Day 87: In what will inevitably be a statewide issue in the coming year, the S.C. House Democratic Caucus retains Wyche attorneys Moylan, Matthew Richardson, and Tally Parham for possible redistricting litigation. Wyche attorneys are quite experienced in this area, as they’ve been involved in redistricting cases in S.C. for the past 20 years. “Redistricting should protect all citizens’ rights to one person, one vote and should be done fairly and with respect to natural communities of interest,” Moylan says. “The South Carolina House and Senate Democratic Caucuses have retained counsel to ensure that the process proceeds fairly and protects the rights of all South Carolina citizens.”

Day 72: The big day has arrived, and the Wyche firm hosts a celebration to share its vision of a bright future and mark 90 years of service to the Greenville community. Greenville Mayor Knox White issues a proclamation and names April 12 as “Wyche, P.A. Day” moving forward in Greenville. Long-standing senior members

Day 90: As part of Hands On Greenville (HOG) Day, five Wyche attorneys and staff members help to spruce up Taylors Elementary School, where the main task was to spread mulch around their playgrounds, making them safer and more pleasant for the kids. “It was inspiring to see the community come together for Hands

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101 DAYS on Greenville Day,” says Sarah Batson, an associate at Wyche. “We accomplished a good deal in just a couple of hours with everyone working together. Greenville is a beautiful place to live and it is rewarding to give a little back.”

Day 93: Wyche hosts a peer group meeting with leaders from fellow Lex Mundi firms from around the country, including those from Maine, Iowa and Utah. During today’s meetings, the group confidentially discussed several pertinent issues in depth, with compensation systems and firm structure taking a majority of the day. The firms openly shared the structure of their compensation systems, what works and what they would like to change. “I think I can speak for everyone involved in saying that the meeting exceeded all expectations,” Lightsey says. “We had a very open and frank discussion of our respective compensation systems and the issues each of us have experienced with them.The depth and substance of this discussion would not have been possible had the meeting not involved a small number of firms similarly situated, who are not in competition with each other and therefore willing to share detailed financial information based on an agreement of confidentiality.”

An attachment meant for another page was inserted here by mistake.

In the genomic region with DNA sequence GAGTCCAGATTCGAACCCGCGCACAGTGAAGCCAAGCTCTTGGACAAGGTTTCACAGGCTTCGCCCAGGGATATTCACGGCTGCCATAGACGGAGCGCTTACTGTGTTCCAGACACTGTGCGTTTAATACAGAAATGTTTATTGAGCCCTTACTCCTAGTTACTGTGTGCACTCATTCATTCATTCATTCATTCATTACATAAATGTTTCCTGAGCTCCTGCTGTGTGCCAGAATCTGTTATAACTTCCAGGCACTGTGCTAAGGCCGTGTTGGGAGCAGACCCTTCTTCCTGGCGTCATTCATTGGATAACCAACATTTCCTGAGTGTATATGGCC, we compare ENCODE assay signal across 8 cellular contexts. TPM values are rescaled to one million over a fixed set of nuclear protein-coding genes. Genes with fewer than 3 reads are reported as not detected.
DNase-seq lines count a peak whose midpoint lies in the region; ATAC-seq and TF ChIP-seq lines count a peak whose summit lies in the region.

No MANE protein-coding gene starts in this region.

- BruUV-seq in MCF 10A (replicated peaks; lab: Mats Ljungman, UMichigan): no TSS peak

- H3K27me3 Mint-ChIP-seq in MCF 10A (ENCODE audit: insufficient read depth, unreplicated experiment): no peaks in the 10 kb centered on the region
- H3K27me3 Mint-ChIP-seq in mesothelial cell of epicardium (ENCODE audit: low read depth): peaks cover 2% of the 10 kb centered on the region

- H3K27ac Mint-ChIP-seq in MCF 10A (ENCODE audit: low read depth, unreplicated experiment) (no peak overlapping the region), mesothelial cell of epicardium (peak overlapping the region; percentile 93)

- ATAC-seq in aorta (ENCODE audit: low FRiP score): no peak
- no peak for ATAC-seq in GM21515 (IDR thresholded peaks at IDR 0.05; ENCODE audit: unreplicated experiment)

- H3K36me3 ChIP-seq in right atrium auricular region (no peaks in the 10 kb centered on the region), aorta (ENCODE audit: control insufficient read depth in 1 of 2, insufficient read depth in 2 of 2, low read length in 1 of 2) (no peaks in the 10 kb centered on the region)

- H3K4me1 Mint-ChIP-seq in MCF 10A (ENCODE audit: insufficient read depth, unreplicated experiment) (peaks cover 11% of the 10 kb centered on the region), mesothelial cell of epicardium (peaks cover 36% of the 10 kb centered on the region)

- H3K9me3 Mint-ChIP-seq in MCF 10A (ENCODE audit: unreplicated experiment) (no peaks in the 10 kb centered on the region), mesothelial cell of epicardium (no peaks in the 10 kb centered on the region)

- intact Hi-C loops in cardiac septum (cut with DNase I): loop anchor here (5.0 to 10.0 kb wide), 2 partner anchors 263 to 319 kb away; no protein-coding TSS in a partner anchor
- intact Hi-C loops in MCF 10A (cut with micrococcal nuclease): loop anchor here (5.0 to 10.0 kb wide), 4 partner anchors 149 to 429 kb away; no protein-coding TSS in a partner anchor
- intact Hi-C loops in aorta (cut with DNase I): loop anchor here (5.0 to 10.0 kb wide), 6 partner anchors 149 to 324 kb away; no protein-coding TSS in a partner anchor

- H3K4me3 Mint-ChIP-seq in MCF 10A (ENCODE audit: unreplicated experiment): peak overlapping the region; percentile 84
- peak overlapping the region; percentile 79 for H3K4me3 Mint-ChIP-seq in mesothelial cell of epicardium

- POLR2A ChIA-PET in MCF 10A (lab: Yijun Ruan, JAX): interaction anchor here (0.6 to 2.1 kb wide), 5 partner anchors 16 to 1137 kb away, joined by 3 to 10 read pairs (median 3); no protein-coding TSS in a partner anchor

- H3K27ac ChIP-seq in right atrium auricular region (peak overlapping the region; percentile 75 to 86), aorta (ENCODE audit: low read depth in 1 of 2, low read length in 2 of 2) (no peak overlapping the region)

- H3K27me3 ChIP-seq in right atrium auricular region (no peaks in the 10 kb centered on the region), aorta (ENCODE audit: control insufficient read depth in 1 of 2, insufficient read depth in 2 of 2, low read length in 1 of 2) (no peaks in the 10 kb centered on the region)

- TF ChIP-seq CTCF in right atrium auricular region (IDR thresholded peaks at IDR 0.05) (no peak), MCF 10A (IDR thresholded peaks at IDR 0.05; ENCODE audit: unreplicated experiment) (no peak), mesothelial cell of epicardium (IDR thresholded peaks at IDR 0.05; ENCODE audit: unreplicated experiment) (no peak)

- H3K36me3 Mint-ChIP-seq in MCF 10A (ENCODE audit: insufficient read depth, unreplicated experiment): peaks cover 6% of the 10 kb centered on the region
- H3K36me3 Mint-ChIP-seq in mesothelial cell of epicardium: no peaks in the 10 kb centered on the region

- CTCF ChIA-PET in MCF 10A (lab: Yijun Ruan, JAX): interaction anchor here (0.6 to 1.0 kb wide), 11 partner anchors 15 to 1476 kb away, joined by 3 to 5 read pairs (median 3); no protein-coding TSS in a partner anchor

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Association as the sole arbitrator to resolve arbitration claims in excess of $5,000,000 in North Carolina; he is a member of the large and complex case panel and health care panels of arbitrators of the American Arbitration Association. Tonight, the firm hosts a celebration at the home of attorney Ted Gentry, welcoming two new associates on board—Sarah Batson and Marty Tomlinson.